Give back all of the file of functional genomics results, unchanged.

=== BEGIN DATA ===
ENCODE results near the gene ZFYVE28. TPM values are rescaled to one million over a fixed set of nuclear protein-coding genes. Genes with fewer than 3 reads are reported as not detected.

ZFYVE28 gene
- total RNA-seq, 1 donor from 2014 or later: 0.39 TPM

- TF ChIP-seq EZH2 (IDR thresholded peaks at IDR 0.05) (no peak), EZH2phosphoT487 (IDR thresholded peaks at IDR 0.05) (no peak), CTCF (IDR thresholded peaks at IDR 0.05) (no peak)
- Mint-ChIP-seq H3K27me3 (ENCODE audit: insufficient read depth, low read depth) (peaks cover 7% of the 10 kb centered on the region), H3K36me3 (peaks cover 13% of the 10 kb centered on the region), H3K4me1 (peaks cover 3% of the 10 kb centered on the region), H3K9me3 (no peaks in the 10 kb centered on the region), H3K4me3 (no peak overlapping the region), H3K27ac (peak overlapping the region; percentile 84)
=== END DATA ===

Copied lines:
ENCODE results near the gene ZFYVE28. TPM values are rescaled to one million over a fixed set of nuclear protein-coding genes. Genes with fewer than 3 reads are reported as not detected.

ZFYVE28 gene
- total RNA-seq, 1 donor from 2014 or later: 0.39 TPM

- TF ChIP-seq EZH2 (IDR thresholded peaks at IDR 0.05) (no peak), EZH2phosphoT487 (IDR thresholded peaks at IDR 0.05) (no peak), CTCF (IDR thresholded peaks at IDR 0.05) (no peak)
- Mint-ChIP-seq H3K27me3 (ENCODE audit: insufficient read depth, low read depth) (peaks cover 7% of the 10 kb centered on the region), H3K36me3 (peaks cover 13% of the 10 kb centered on the region), H3K4me1 (peaks cover 3% of the 10 kb centered on the region), H3K9me3 (no peaks in the 10 kb centered on the region), H3K4me3 (no peak overlapping the region), H3K27ac (peak overlapping the region; percentile 84)